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U.S. Senate Passes Bill To Fund New Cruise Missile, Fight Russian Propaganda

A U.S. Tomahawk cruise missile (file photo)
A U.S. Tomahawk cruise missile (file photo)

WASHINGTON – The U.S. Senate on September 18 strongly backed a $700 billion defense policy bill that calls on the Pentagon to fight Russian propaganda and start building a new cruise missile in a move critics say will lead to the demise of a major Cold War treaty.

The 1,215-page National Defense Authorization Act, which was passed by 89 to 8, also includes a provision broadening the government's ban on using Kaspersky Lab software in government computers.

Under the cruise missile provision, the Defense Department is authorized to spend $65 million to begin development of a new ground-launched cruise missile in response to allegations that Russia has been violating the 1987 Intermediate-Range Nuclear Forces treaty.

Russia has repeatedly denied U.S. accusations that it has tested and deployed a missile that violates the landmark agreement, known as the INF, demanding more evidence from Washington. It also in turn has accused the United States of violating the treaty with certain launch systems being deployed to Eastern Europe.

Ahead of the vote, a group of arms control experts and former U.S. government officials warned that building a new missile would hasten the demise of the treaty. A pair of senators co-sponsored an amendment that would undo the cruise missile authorization, but it never came up for a vote.

The bill also directs the Defense Department to report to Congress on Russian attempts to spread “disinformation or propaganda, through social media applications or related Internet-based means, to members of the Armed Forces with probable intent to cause injury to the United States or advantage the Government of the Russian Federation.”

That provision reflects growing alarm in Washington about Russian propaganda efforts ever since а U.S. intelligence report released in January concluded that Russia engaged in a hacking-and-propaganda campaign to try and sway the presidential election.

The ban on Kaspersky software extends to the U.S. military a ban on civilian government contractors' use of the software that was announced by the Department of Homeland Security last week.

Under the homeland security order, government agencies have 90 days to start removing the software from agency computers.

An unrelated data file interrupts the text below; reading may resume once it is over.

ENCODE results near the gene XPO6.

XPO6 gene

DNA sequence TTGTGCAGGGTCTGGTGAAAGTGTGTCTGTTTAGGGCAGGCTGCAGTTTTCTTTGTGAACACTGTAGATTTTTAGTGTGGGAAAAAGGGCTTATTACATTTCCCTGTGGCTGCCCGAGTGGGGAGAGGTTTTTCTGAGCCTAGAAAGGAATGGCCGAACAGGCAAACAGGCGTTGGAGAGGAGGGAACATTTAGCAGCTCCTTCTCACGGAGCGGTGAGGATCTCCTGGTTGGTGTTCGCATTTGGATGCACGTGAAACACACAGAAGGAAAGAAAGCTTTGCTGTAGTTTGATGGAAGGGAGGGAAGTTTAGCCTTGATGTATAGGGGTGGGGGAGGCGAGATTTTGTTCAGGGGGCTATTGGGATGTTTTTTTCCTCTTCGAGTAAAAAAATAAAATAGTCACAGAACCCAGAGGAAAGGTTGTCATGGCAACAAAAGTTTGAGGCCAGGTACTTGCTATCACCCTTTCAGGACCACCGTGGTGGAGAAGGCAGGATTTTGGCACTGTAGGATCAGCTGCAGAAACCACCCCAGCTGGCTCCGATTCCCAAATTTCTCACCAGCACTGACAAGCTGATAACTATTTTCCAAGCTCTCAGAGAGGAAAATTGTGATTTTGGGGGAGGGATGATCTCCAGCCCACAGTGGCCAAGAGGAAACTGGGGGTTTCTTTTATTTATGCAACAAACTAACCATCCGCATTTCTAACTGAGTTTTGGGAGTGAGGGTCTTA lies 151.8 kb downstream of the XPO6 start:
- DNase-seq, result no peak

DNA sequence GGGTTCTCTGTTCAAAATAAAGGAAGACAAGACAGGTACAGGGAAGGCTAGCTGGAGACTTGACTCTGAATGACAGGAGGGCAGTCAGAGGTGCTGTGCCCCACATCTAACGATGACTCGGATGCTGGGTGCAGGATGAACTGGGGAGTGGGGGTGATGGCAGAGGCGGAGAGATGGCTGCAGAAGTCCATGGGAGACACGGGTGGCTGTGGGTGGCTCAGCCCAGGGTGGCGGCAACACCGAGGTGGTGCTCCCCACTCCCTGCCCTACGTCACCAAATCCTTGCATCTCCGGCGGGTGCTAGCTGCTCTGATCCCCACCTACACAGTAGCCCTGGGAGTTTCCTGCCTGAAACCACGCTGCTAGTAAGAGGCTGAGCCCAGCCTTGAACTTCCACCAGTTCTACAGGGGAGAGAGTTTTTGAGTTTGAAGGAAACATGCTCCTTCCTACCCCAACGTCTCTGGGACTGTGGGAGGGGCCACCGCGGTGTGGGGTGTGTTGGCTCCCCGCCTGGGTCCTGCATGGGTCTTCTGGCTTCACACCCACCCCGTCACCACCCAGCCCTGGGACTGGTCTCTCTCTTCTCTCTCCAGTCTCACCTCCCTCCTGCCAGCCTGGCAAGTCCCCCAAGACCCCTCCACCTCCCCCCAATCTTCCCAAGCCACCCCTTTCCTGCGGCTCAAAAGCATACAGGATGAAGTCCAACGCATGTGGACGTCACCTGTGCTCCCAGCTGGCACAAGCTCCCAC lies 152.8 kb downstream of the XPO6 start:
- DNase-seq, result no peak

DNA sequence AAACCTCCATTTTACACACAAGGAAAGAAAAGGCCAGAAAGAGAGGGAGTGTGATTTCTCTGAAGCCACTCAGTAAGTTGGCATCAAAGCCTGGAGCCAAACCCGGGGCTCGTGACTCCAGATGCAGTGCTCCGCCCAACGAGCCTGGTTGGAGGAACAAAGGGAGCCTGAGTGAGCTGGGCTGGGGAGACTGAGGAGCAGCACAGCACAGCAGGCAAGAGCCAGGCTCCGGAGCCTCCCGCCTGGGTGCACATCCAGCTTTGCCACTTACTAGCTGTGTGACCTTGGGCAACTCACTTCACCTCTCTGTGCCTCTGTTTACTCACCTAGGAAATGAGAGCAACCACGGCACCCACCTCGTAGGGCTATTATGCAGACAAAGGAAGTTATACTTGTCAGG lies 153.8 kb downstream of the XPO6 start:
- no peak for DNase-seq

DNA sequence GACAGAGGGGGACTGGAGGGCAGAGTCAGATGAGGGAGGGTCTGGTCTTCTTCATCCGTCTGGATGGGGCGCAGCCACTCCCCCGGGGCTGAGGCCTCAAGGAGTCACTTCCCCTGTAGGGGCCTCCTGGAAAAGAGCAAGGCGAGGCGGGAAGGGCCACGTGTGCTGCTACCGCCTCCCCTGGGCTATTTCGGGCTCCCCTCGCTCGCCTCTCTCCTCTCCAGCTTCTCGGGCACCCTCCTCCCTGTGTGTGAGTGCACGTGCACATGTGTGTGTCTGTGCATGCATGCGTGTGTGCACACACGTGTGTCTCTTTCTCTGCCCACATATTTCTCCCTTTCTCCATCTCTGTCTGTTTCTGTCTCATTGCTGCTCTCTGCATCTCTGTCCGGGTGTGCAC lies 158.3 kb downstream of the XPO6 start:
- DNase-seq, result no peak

The Kremlin has condemned the ban as a violation of international trade laws and company founder Eugene Kaspersky has repeatedly denied that his company, one of Russia’s most successful technology firms, has connections to Russian intelligence agencies.

The defense bill includes a proposal to let the Pentagon spend up to $100 million on deepening U.S. security cooperation with the Baltic states of Estonia, Latvia, and Lithuania. All three are NATO members bordering Russia which have sounded alarms about nearby Russian military activities and have called for more support from both NATO and the United States.

The bill also maintains funding for Ukrainian military support and authorizes the treatment of injured Ukrainian military personnel in U.S. military facilities.

The legislation also calls for $60 billion to fund wartime missions in Iraq, Syria, Afghanistan, and other places, and $8.5 billion to further build up U.S. missile defense systems.

The bill received strong backing from both Democrats and Republicans, a show of bipartisan cooperation that contrasts to the uncertainty and disagreement over many other Washington matters since Trump’s election.

While the Russian- and European-related measures were not controversial, other parts of the bill address controversial issues such as President Donald Trump’s proposed ban on transgender troops in the armed forces.

Some parts of the bill must still be reconciled with a defense policy bill passed earlier by the House of Representatives, though no major changes are expected.

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    Mike Eckel

    Mike Eckel is a senior correspondent reporting on political and economic developments in Russia, Ukraine, and around the former Soviet Union, as well as news involving cybercrime and espionage. He's reported on the ground on Russia's invasion of Ukraine, the wars in Chechnya and Georgia, and the 2004 Beslan hostage crisis, as well as the annexation of Crimea in 2014.